|Covid-19|President: Rutherford B. Hayes (R-Ohio)
Vice President: William A. Wheeler (R-New York)
Chief Justice: Morrison Waite (Ohio)
Speaker of the House of Representatives: Samuel J. Randall (D-Pennsylvania)
January 28 – The Yale News becomes the first daily college newspaper in the United States.
February 18 – The Lincoln County War begins in Lincoln County, New Mexico.
February 19 – The phonograph is patented by Thomas Edison.
February 23 – Bland–Allison Act, leading to first minting of the Morgan dollar.
February 28 – Mississippi State University is created by the Mississippi Legislature (under the name The Agricultural and Mechanical College of the State of Mississippi).
May 2 – The Washburn "A" Mill in Minneapolis, Minnesota explodes, killing 18.
March 26 – University of California, Hastings College of the Law is founded.
July 26 – In California, the poet and American West outlaw calling himself "Black Bart" makes his last clean getaway when he steals a safe box from a Wells Fargo stagecoach. The empty box is found later with a taunting poem inside.
August 9 – The Wallingford Tornado of 1878, the deadliest tornado in Connecticut history, destroys the town of Wallingford, killing 34 people and injuring 70 or more.
September 30 – The ship Priscilla arrives in Hawaii from Funchal, Madeira, marking the beginning of the Portuguese immigration to the Hawaiian Islands (1878–1913).
October 1 – Virginia Polytechnic Institute and State University (Virginia Tech) opens as Virginia Agricultural and Mechanical College.
November 18 – Soprano Marie Selika Williams becomes the first African American artist to perform at the White House.
Yellow fever in Mississippi Valley kills over 13,000.
U.S. arbitration rejects Argentine claims to Paraguay's part of the Chaco region.
The Johns Hopkins University Press, America's oldest university press, is established
Albert Augustus Pope's Pope Manufacturing Company begins producing the Columbia high-wheel bicycle outside Boston, signalling the beginning of a bicycle craze in the U.S.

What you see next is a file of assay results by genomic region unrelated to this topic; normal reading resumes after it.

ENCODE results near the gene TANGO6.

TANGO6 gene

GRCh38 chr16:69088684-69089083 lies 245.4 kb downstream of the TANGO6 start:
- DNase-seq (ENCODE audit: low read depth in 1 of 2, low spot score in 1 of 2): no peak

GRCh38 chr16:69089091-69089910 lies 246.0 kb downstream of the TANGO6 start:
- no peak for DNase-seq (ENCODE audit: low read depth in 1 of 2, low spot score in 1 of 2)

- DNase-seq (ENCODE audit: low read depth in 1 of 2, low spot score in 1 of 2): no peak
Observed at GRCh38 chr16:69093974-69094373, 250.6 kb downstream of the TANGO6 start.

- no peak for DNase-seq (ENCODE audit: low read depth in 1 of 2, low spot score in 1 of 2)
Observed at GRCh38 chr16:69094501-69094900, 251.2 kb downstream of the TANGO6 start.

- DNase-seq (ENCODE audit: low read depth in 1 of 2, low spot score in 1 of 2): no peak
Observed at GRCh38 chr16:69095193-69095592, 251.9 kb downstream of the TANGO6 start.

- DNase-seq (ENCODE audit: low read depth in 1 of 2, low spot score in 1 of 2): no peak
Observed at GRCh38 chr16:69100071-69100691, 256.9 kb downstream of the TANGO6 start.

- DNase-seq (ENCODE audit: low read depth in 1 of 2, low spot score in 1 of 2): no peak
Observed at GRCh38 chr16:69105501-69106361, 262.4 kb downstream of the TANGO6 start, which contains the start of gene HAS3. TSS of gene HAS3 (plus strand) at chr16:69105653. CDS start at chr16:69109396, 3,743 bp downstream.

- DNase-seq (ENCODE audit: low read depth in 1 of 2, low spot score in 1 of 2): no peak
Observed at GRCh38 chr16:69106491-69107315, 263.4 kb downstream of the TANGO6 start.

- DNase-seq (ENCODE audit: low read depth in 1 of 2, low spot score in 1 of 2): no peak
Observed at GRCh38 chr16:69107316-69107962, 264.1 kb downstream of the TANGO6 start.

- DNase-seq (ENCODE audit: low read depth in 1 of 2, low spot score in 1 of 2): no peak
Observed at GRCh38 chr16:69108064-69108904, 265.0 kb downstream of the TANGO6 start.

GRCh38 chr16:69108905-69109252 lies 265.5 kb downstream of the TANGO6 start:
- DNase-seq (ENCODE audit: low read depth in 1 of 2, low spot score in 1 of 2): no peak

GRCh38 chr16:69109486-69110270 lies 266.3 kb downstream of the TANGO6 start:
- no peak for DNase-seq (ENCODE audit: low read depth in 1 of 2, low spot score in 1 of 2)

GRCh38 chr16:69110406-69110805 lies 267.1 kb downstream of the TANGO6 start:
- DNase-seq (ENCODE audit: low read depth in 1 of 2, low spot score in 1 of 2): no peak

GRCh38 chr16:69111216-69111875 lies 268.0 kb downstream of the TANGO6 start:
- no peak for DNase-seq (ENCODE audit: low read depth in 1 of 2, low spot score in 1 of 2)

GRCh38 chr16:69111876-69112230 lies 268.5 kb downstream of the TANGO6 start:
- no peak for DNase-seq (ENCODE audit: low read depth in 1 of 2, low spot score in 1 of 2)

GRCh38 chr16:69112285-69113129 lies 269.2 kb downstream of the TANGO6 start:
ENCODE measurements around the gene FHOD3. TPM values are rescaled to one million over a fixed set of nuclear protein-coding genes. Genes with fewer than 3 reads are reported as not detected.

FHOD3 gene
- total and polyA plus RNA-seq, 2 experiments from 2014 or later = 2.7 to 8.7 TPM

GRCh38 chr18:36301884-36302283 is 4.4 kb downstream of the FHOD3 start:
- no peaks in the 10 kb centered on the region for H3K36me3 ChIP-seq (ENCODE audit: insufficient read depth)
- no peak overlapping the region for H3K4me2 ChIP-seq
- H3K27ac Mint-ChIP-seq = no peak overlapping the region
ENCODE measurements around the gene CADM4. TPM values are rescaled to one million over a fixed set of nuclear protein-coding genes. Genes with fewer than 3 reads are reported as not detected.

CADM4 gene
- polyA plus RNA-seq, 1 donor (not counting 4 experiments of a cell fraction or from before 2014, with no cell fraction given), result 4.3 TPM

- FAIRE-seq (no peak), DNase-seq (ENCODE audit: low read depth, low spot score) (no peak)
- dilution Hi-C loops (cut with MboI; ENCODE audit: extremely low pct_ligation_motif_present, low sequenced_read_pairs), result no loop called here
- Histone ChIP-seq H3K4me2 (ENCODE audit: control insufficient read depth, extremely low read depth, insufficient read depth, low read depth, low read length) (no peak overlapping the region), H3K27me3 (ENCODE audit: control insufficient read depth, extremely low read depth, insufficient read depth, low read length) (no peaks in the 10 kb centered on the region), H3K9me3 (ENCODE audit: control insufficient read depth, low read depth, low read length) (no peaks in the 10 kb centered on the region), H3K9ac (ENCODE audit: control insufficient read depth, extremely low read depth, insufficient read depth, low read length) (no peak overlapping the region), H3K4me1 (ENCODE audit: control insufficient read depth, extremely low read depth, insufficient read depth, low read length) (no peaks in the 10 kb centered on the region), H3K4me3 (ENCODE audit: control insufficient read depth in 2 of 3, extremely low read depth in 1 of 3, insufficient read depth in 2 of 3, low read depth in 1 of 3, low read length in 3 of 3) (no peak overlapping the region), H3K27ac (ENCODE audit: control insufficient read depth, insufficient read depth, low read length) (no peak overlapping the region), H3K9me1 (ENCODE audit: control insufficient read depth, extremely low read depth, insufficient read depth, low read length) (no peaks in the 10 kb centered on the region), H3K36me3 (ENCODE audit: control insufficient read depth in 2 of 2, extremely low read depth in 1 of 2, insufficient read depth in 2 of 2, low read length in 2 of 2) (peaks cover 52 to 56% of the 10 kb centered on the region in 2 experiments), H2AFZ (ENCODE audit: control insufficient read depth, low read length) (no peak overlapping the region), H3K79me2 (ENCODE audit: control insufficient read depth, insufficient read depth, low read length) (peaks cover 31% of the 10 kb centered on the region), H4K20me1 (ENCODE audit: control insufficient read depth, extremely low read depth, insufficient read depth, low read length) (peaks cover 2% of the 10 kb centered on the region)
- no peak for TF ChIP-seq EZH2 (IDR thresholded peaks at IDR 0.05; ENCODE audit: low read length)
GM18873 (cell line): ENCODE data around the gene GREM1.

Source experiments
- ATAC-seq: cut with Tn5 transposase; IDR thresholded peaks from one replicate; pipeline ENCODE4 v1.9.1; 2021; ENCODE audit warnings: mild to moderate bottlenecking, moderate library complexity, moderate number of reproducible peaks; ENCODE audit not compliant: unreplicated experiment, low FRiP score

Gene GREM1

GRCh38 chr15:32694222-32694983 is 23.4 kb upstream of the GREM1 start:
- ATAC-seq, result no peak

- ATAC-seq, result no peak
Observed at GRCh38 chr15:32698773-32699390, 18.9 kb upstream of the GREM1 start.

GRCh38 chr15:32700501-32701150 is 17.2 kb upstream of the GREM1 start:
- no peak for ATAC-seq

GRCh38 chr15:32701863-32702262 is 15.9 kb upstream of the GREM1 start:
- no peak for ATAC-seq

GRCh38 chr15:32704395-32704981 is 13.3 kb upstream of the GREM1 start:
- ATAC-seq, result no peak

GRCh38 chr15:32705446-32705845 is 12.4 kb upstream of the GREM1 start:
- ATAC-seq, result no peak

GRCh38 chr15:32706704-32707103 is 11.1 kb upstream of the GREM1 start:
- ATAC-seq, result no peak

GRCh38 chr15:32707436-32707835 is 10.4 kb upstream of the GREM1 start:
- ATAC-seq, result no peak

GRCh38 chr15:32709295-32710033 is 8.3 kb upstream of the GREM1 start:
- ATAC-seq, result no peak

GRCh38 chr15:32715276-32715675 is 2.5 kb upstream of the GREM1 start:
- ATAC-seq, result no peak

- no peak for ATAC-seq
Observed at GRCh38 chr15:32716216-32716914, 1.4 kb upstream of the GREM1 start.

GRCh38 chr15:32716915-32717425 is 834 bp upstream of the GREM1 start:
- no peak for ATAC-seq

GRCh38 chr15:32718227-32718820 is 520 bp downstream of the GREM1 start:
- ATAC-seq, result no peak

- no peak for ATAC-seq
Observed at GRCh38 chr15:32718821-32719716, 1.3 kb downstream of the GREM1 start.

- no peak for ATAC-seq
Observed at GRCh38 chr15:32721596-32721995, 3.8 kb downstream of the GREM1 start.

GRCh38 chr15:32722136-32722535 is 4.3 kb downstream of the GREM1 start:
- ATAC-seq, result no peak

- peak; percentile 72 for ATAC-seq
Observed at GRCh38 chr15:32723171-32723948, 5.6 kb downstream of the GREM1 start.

The Remington No. 2 typewriter, the first with a shift key enabling production of lower as well as upper case characters, is introduced.
Gilded Age (1869–c. 1896)
Depression of 1873–79 (1873–1879)
January 29 – Walter F. George, United States Senator from Georgia from 1922 till 1957. Died in 1957.
February 1 – Hattie Caraway, United States Senator from Arkansas from 1931 till 1945. Died in 1950.
February 28 – Hugh A. Butler, United States Senator from Nebraska from 1941 till 1954. Died in 1954.
May 5 – Edward Gay II, United States Senator from Louisiana from 1918 till 1921. (died 1952)
June 4 – Thomas D. Schall, United States Senator from Minnesota from 1925 till 1935. (died 1935)
July 29 – James M. Slattery, United States Senator from Illinois from 1939 till 1940. Died in 1948.
August 2 – Nathan L. Bachman, United States Senator from Tennessee from 1933 till 1937. Died in 1937.
August 4 – Ernest Lundeen, United States Senator from Minnesota from 1937 till 1940. (died 1940)
September 14 – Scott Loftin, United States Senator from Florida in 1936. Died in 1953.
February 11 – Charles Magill Conrad, U.S. Senator from Louisiana from 1842 to 1843 (born 1804)
March 6 – Asa Biggs, U.S. Senator from North Carolina from 1855 to 1858 (born 1811)
March 29 – Mark Hopkins, Jr., entrepreneur (born 1813)
May 25 – John Scott Harrison, member of the United States House of Representatives from Ohio, son of William Henry Harrison, father of Benjamin Harrison (born 1804)
June 27 – Sidney Breese, U.S. Senator from Illinois from 1843 to 1849 (born 1800)
October 5 – George Boyer Vashon, African-American attorney, educationalist, abolitionist, essayist and poet (born 1824)
November 16 – Sarah Harris Fayerweather, African-American whose 1832 admission to a Connecticut school resulted in the first integrated schoolhouse (born 1812)
1878 in the United States Wikipedia
Events from the year 1878 in the United States.